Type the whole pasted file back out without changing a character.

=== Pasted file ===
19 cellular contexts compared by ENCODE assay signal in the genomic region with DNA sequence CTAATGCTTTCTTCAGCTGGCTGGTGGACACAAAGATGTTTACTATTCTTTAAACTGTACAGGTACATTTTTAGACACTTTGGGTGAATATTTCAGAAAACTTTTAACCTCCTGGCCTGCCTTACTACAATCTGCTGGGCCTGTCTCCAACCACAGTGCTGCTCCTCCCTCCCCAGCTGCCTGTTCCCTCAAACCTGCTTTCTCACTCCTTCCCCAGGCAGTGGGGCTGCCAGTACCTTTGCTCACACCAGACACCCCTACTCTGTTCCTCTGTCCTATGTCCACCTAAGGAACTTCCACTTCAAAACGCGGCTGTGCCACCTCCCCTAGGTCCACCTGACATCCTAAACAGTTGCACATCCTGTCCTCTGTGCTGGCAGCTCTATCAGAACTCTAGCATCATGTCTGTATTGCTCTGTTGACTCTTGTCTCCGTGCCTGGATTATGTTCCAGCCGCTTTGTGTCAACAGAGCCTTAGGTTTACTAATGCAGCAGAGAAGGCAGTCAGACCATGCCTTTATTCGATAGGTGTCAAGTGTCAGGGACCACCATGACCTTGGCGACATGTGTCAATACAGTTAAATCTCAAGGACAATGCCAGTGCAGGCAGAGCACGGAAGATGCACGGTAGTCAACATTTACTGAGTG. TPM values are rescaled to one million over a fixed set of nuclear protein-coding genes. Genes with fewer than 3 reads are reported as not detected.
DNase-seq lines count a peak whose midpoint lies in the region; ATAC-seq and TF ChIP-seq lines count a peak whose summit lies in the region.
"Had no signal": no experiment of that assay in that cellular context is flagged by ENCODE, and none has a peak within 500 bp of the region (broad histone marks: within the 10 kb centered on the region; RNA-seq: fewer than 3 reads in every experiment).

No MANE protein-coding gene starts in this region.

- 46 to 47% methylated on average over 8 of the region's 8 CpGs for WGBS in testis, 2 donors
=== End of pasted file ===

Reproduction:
19 cellular contexts compared by ENCODE assay signal in the genomic region with DNA sequence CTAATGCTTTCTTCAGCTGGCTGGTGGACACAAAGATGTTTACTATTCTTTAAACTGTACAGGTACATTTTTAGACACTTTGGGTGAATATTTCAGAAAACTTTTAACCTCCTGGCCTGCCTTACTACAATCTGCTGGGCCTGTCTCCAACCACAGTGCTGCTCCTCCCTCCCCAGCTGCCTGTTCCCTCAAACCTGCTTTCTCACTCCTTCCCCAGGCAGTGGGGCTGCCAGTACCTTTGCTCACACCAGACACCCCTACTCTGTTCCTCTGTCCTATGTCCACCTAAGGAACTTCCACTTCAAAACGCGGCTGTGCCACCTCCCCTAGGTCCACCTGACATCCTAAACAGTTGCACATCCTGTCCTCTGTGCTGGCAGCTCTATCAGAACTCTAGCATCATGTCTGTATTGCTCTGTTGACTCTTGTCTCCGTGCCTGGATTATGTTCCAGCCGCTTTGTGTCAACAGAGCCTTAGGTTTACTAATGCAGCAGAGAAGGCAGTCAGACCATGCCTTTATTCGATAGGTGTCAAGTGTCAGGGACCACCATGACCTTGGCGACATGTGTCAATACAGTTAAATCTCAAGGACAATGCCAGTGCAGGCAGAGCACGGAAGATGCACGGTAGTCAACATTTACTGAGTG. TPM values are rescaled to one million over a fixed set of nuclear protein-coding genes. Genes with fewer than 3 reads are reported as not detected.
DNase-seq lines count a peak whose midpoint lies in the region; ATAC-seq and TF ChIP-seq lines count a peak whose summit lies in the region.
"Had no signal": no experiment of that assay in that cellular context is flagged by ENCODE, and none has a peak within 500 bp of the region (broad histone marks: within the 10 kb centered on the region; RNA-seq: fewer than 3 reads in every experiment).

No MANE protein-coding gene starts in this region.

- 46 to 47% methylated on average over 8 of the region's 8 CpGs for WGBS in testis, 2 donors